A BMI of 48 and a 48.5 BMI are both considered severely obese and, as such, could be a sign that your health is at risk due to your excessively high body weight and the resulting body fat.
The good news?
Reducing a 48 BMI is totally possible with the right help. While many people can lose weight fast initially, you want to set yourself up for long-term health success by seeking help from your doctor and a nutritionist or dietician.
- What BMI is considered obese?
- 40 body mass index
- 41 body mass index
- 42 body mass index
- 43 body mass index
- 44 body mass index
- 45 body mass index
- 46 body mass index
- 47 body mass index
- 49 body mass index
What does a BMI of 48 look like for women?
A BMI of 48 is around eighteen body mass index points higher than average for a female. Because of this, a BMI 48 woman naturally looks obese due to her excess body fat.
While you shouldn’t be too harsh on yourself for having a certain BMI or body shape, it’s important to realize that internally, your 48 BMI could—quite literally—be wreaking havoc on your body. How so?
Well, extremely high BMIs like 48 virtually guarantee that an individual is abdominally obese, which means having a large waist.
When a person has a big waist, they’re more likely to develop visceral fat. This dangerous internal fat can cause chronic disease if left unchecked because it wraps around organs such as your pancreas, intestines, and liver.
What do men with a 48 BMI look like?
As with their female counterparts, men with a BMI of 48 look much bigger than the average man due to their great excess of body fat.
Men tend to have a fairly central fat storage distribution, meaning that males often store the bulk of their body fat around their waist rather than around their limbs.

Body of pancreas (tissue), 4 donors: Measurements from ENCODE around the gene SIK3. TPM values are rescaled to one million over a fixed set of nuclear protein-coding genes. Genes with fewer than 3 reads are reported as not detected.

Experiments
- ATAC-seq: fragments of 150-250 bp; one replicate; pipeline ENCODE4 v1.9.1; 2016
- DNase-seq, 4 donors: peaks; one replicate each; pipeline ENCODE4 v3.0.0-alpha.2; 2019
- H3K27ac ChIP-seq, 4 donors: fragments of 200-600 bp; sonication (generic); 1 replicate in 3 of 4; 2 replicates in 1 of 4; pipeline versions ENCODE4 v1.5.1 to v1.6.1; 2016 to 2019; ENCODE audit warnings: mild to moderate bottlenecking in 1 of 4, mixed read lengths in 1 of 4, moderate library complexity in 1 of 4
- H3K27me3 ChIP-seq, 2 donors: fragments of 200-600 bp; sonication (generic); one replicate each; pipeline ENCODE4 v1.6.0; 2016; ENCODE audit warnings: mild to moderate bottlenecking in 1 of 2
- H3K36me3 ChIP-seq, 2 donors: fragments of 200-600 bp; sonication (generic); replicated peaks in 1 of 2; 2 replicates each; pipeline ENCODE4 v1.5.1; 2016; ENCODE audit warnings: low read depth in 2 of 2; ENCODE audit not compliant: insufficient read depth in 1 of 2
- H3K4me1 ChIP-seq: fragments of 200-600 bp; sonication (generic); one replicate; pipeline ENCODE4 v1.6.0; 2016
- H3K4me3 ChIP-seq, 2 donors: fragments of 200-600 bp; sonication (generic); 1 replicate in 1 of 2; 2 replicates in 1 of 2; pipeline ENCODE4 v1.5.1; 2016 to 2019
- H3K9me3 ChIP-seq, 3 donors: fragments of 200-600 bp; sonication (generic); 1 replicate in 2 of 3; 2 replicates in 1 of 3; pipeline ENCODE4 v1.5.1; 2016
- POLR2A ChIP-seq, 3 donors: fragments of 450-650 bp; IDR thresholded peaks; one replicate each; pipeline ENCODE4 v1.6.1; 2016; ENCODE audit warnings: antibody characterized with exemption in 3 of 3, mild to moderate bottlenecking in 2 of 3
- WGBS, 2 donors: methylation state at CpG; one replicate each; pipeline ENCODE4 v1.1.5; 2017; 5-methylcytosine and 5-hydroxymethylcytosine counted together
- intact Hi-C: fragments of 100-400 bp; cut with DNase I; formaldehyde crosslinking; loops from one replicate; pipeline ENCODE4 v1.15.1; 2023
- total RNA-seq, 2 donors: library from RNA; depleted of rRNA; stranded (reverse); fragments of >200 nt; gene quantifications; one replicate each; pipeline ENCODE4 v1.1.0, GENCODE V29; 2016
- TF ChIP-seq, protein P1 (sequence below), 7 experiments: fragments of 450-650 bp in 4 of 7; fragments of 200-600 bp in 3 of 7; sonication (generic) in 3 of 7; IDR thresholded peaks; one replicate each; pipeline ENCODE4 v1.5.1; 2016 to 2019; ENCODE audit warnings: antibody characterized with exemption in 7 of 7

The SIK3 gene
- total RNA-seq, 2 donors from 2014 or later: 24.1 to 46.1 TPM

Obviously, if you have a 48 BMI, then you’re likely to have excess body fat virtually everywhere.
The point is that, as mentioned, abdominal fat is especially damaging because it’s often a sign of visceral fat.
How can you reduce your BMI of 48 naturally?
Seeing your BMI drop over the weeks and months can be highly motivating. However, you shouldn’t get too fixated on the number because BMI doesn’t tell you much about your body fatness.
For this reason, I recommend measuring your waist (and other body parts if you wish) 1-2 times per month to see if you’re successfully slimming down.
Any weight loss requires an energy deficit, meaning that you’ll need to consume fewer calories than usual and, ideally, perform regular exercise, which can be as simple as walking.
Focus on eating healthy whole foods because, compared to highly processed foods, whole foods have fewer calories and a higher nutrient density, meaning that your body will feel more nourished while the weight comes off.
Conclusion and practical advice
Since a BMI of 48 is well into the obese category, it can take a bit of time to see significant results when you start to lose weight.
This is fine. While your dietician may recommend certain protocols to bring your weight down efficiently, your long-term progress is the most important thing because building positive nutritional habits will help you bring your weight under control for good.